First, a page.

9.3.5.3. 2. Personification

9.3.5.3.1. Figure of speech where human qualities are given to non-living objects

9.3.5.4. 3. Simile

9.3.5.4.1. Compare two things that belong to different nature or domain.

9.3.6. 6. Morphological Level

9.3.6.1. study of the smallest grammatical units of language and their formation into words.

9.3.7. 7. Discourse level

9.3.7.1. Is any written or spoken communication. Discourse can also be described as the expression of thought through language.

9.3.8. 8. News

9.3.8.1. The story consists of a sequence of events.

9.3.9. 9. Advertising

9.3.9.1. present their message briefly and in an eye-catching way

10. Corpus Linguistics

10.1. definition

10.1.1. study of a language based on large colections of “real life” language use stored in corpora

10.2. corpus

10.2.1. Corpus is a collection of natural language constructed with a specific purpose

10.3. corpora

10.3.1. the plural of corpus

10.4. the function of corpus linguistics

10.4.1. to discover the pattern and the authentic meaning of a language use through analysis of actual usage

10.5. register variation consists of varieties of language which are used for differents situation

10.5.1. general

10.5.1.1. fiction

10.5.1.2. academic prose

10.5.1.3. newspaper

10.5.1.4. casual conversation

10.5.2. specific

10.5.2.1. scientific text

10.5.2.2. literary critism

10.5.2.3. linguistic studies

10.6. the advantages of corpus linguistic

10.6.1. Investigate almost any language

10.6.2. Discover not only the pattern of languages but the extent to which they are used

10.6.3. more objective view of language

10.7. applying corpus linguistic to teaching

10.7.1. Syllabus Design the syllabus organizes the teacher;s decisions regarding the focus of a class with respect to the students' needs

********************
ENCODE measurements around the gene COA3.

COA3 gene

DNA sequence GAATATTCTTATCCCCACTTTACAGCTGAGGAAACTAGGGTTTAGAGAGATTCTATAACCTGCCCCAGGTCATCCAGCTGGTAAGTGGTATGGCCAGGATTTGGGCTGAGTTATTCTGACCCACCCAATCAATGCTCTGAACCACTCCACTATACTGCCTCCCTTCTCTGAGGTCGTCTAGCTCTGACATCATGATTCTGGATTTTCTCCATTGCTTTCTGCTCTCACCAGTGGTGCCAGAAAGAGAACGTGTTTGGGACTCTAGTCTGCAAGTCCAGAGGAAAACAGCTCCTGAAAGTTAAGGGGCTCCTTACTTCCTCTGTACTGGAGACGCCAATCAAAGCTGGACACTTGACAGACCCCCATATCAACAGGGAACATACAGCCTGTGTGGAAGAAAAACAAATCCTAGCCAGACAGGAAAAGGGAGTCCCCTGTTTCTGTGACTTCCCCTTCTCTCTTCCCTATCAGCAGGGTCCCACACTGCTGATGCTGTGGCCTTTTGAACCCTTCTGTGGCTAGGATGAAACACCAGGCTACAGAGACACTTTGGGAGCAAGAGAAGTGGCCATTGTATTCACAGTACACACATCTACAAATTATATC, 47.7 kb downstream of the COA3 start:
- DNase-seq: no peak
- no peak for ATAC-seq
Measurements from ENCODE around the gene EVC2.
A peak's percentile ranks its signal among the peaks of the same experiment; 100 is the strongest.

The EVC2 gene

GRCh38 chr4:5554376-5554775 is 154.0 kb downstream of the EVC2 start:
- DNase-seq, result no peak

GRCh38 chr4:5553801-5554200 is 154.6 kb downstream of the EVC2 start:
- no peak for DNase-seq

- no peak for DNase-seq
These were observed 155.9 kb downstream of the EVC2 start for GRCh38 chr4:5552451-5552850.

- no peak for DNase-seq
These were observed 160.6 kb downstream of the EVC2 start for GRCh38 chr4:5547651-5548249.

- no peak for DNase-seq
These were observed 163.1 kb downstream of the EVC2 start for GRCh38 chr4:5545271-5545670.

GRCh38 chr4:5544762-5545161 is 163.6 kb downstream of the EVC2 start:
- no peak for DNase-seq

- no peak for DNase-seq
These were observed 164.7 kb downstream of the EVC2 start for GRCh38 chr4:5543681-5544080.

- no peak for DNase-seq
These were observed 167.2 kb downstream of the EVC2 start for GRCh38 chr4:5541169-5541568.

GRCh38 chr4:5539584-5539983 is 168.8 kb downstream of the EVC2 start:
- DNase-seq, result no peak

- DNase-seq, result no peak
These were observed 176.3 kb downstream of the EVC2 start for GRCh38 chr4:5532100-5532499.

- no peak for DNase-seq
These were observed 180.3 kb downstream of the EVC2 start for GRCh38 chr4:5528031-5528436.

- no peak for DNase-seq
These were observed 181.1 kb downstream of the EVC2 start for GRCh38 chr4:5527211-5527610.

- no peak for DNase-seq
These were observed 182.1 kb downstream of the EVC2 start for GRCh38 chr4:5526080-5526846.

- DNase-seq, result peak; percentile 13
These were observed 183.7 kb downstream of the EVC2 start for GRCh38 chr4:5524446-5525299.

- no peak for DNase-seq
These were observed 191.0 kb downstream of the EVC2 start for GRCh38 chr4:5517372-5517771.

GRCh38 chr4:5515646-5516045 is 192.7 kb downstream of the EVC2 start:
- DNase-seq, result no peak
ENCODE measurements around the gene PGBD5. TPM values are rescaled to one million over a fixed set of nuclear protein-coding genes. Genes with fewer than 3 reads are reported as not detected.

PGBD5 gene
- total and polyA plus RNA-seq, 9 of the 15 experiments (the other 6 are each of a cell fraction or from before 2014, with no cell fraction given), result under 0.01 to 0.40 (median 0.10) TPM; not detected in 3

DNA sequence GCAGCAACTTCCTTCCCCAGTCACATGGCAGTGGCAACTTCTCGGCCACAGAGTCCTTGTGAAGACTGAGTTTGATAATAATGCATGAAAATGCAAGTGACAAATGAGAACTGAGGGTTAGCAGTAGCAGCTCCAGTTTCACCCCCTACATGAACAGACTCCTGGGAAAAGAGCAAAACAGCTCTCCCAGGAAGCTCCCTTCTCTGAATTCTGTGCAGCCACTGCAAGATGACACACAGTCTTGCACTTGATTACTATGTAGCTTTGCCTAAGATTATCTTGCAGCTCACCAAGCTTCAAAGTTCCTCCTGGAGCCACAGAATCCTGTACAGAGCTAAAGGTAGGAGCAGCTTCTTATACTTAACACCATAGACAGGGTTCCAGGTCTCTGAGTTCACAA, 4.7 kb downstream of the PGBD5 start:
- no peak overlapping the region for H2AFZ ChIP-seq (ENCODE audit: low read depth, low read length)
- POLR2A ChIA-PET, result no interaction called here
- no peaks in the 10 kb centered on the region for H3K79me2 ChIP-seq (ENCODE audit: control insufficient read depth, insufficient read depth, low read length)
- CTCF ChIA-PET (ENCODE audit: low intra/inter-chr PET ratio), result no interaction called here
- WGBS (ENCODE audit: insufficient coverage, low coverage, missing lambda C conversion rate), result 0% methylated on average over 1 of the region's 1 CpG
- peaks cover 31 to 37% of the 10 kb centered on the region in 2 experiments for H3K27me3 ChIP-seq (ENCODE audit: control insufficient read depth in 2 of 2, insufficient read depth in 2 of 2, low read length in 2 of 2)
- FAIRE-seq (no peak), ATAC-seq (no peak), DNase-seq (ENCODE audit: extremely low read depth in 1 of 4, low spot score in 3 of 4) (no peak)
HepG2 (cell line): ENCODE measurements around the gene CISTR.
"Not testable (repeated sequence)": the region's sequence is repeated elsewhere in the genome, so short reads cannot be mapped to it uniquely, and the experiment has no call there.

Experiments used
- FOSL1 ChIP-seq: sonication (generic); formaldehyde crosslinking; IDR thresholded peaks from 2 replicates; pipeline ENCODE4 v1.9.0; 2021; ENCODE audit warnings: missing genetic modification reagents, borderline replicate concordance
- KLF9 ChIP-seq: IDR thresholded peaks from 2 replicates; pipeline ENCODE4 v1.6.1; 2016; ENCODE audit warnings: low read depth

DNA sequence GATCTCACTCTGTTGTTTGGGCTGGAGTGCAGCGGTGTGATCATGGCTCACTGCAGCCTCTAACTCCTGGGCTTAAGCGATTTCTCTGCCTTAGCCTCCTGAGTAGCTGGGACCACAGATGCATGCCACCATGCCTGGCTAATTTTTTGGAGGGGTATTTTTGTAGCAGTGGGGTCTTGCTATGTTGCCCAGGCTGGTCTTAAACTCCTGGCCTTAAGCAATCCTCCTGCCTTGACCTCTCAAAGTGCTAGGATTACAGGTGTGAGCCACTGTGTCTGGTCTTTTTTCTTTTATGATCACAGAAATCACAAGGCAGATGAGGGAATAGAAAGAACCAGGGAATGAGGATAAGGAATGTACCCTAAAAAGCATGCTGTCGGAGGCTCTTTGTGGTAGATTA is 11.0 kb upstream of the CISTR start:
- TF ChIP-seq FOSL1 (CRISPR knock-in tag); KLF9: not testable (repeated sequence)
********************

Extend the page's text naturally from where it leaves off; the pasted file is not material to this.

10.7.2. material development

10.7.2.1. the development of materials relies on a developer's intuitive sense of what students need to learn

10.7.2.2. the materials developer could conduct the analysis or simply use a published corpus as a reference guide

10.8. goals and function

10.8.1. goals

10.8.1.1. 1. The potential different meanings and uses of common word

10.8.1.2. 2. useful phrases and typical colocation they might use themselves

10.8.1.3. 3. the structure and nature of both written and spoken discourse

10.8.1.4. 4.The certain language features and more typical of some kind of text than others

10.8.2. function

10.8.2.1. 1. Compare language use of student/native speaker, standart english/scientific english, written/spoken

10.8.2.2. 2. Analyze the language in book, reader and course book

10.8.2.3. 3.Generate excercises and student activities

10.8.2.4. 4. examine work order

10.9. problem

10.9.1. 1. don't get the slang word

10.9.2. 2. some students has their own learning style

10.9.3. 3. Avaibility

10.9.4. 4. the choice of corpus still limited data